Dramatic Interpretation

Purpose of Dramatic Interpretation

Dramatic Performance, often known as Dramatic Interpretation (DI), is an individual event where the student memorizes and then delivers a selection of drama. The student cuts the work selected for use in Dramatic Interpretation from a single source and a choice of published novels, short stories, plays, poems, or screenplays. Contestants should choose from an excerpt of literature that is suitable to the contestant’s personality and maturity. The student performs the piece to convey the meaning of the dramatic literature orally through characterization and narration.

Students do well at DI by working to perfect the flow, function, and drama of the interpretation. Character changes within the performance are used to enhance the performance, and students use useful body language and voice manipulation to convey the characters. Success improves as students better understand all of the characters, their relationship with others, and what they want from the other characters.

Structure and Rules for DI

Selections must be dramatic. Coaches and students must have the source available to the tournament director upon request. Judges accept photocopies for the presentation. Failure to present a copy of the original literature upon request will result in the disqualification of a said contestant in one round.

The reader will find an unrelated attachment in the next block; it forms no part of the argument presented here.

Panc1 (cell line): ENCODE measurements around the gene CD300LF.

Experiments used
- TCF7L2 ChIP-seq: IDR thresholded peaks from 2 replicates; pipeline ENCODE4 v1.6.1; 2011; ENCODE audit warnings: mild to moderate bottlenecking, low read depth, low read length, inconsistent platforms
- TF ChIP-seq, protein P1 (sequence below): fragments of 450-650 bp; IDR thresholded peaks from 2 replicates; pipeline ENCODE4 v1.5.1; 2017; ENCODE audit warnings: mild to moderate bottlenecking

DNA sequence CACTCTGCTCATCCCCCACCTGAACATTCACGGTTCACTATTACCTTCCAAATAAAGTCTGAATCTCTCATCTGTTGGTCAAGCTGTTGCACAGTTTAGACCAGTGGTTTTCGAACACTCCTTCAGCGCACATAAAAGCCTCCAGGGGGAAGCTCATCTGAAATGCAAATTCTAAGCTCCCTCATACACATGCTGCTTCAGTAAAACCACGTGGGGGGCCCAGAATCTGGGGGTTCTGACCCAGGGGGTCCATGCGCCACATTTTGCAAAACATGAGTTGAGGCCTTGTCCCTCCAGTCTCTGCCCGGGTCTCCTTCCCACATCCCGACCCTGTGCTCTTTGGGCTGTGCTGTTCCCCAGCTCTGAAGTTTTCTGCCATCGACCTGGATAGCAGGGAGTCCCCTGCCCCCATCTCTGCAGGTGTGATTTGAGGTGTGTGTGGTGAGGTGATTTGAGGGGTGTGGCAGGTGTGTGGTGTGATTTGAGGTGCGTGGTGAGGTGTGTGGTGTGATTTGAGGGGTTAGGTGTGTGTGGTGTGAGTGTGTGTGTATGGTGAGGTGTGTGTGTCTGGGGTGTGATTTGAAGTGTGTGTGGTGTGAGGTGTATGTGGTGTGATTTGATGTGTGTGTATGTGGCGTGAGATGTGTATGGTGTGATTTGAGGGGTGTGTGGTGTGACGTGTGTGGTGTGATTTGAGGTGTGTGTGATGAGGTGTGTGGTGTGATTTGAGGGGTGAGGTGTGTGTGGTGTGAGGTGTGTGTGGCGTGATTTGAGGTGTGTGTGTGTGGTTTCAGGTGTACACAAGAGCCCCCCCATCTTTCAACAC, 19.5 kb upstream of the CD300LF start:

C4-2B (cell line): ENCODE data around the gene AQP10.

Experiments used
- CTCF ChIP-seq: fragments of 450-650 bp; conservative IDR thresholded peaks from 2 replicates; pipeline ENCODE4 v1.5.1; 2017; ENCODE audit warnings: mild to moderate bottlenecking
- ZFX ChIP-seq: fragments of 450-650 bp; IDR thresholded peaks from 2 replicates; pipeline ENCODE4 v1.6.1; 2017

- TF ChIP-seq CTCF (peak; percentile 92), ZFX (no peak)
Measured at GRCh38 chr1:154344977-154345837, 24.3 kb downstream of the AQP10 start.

The competitor must memorize the presentation and may not use props or costumes.

The participant may not use a cutting from the same source that he/she used in an event before the current school year or during the current school year in another type of performance. The student must use the same selection throughout a particular tournament but may not use the piece for another event at the same tournament.

An introduction is required in which the performer states the author’s name and the work’s title. The speaker gives any other necessary information and uses a few words to set the tone for the interpretation. Usually, the performer provides an introduction after a minute or so of the piece has been delivered, at a natural break-point.

For continuity of the cutting from a large piece of literature, it may be necessary to add transitions to the work. However, at no time may the selection change the intended gender of any character or change the original intent of the author’s work. The time limit is ten (10) minutes with a thirty (30) second grace period.

Tips for Success in Dramatic Performance:

  • All pops, or character transitions, are to be smooth, quick, and fluid
  • Interpretation is most of what you will be ranked by, so know the plot, the characters, the theme, and everything about the piece
  • All gestures, stances, facials, vocals/intonations need to support that character (and needs to be unique to that particular character), help tell the story, and be clear
  • Diction is important
  • No moving—you must stand in one place but are allowed to change stance for different characters
  • Eye contact is a must

What is Dramatic Interpretation? More Links:

Excelling in Dramatic Interpretation: An Advanced Guide
Dramatic Interpretation: Everything You Ever Wanted to Know

Video on the Elements of a Dramatic Interpretation